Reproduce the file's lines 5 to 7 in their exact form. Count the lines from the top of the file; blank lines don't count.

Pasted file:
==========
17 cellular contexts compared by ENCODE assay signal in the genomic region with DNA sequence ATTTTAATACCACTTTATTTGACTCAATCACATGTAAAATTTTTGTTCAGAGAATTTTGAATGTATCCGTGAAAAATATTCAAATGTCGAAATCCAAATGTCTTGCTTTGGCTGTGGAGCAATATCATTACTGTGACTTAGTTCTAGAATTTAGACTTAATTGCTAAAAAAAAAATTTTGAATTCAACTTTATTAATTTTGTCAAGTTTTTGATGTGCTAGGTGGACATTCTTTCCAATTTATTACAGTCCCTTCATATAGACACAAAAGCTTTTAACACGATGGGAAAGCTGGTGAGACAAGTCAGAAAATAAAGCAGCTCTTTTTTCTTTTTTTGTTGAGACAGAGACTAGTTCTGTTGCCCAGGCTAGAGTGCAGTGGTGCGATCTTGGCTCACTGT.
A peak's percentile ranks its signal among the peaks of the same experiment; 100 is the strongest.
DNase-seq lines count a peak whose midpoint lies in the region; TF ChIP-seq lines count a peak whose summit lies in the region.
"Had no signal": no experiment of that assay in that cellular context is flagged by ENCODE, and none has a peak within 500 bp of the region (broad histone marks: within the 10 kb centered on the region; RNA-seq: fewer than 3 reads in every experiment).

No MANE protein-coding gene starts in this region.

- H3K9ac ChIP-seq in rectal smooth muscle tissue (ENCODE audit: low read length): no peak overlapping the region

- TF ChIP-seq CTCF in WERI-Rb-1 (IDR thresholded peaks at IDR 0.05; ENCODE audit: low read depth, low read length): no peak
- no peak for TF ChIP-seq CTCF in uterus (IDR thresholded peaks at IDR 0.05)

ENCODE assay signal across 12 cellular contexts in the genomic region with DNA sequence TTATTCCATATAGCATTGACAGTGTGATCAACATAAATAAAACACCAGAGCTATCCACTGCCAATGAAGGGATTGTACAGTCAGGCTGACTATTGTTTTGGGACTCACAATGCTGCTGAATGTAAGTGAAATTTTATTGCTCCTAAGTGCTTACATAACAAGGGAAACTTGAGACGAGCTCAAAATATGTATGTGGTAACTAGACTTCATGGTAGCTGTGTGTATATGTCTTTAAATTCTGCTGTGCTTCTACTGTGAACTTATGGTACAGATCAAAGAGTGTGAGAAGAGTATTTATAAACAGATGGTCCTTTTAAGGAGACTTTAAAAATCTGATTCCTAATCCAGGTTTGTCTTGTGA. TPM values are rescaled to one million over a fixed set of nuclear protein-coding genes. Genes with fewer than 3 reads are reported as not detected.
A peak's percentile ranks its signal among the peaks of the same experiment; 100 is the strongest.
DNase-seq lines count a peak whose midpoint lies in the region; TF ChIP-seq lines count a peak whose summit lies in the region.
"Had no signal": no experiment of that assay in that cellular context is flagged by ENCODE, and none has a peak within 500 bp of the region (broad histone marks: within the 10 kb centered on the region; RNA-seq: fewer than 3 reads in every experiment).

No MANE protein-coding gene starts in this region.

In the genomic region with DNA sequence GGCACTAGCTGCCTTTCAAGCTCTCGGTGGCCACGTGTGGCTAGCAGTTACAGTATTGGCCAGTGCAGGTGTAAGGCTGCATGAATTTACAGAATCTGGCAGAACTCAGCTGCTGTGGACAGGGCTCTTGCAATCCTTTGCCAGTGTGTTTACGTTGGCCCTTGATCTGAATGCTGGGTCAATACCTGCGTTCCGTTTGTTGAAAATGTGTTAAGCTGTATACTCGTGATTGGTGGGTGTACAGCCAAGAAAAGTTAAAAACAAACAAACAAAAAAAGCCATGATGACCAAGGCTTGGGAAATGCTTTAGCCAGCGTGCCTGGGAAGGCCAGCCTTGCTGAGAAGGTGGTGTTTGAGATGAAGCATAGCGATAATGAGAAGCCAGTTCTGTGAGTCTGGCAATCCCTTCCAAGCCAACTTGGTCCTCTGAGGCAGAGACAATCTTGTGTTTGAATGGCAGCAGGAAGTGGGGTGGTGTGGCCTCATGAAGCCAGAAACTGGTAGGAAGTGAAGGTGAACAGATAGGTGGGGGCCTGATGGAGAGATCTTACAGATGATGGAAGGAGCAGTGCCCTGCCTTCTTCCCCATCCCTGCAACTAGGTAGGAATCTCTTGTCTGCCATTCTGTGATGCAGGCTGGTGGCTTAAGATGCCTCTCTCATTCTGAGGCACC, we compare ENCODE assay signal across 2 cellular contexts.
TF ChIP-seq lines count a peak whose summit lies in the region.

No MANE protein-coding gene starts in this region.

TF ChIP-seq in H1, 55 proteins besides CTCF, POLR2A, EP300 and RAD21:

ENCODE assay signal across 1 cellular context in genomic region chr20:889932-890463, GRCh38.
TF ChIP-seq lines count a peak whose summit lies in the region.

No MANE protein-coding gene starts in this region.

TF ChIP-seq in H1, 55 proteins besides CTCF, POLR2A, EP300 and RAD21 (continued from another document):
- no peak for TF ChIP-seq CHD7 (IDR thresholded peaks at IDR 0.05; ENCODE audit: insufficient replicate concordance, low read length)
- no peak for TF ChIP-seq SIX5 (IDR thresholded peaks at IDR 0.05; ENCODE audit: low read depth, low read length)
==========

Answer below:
No MANE protein-coding gene starts in this region.

- H3K9ac ChIP-seq in rectal smooth muscle tissue (ENCODE audit: low read length): no peak overlapping the region

- TF ChIP-seq CTCF in WERI-Rb-1 (IDR thresholded peaks at IDR 0.05; ENCODE audit: low read depth, low read length): no peak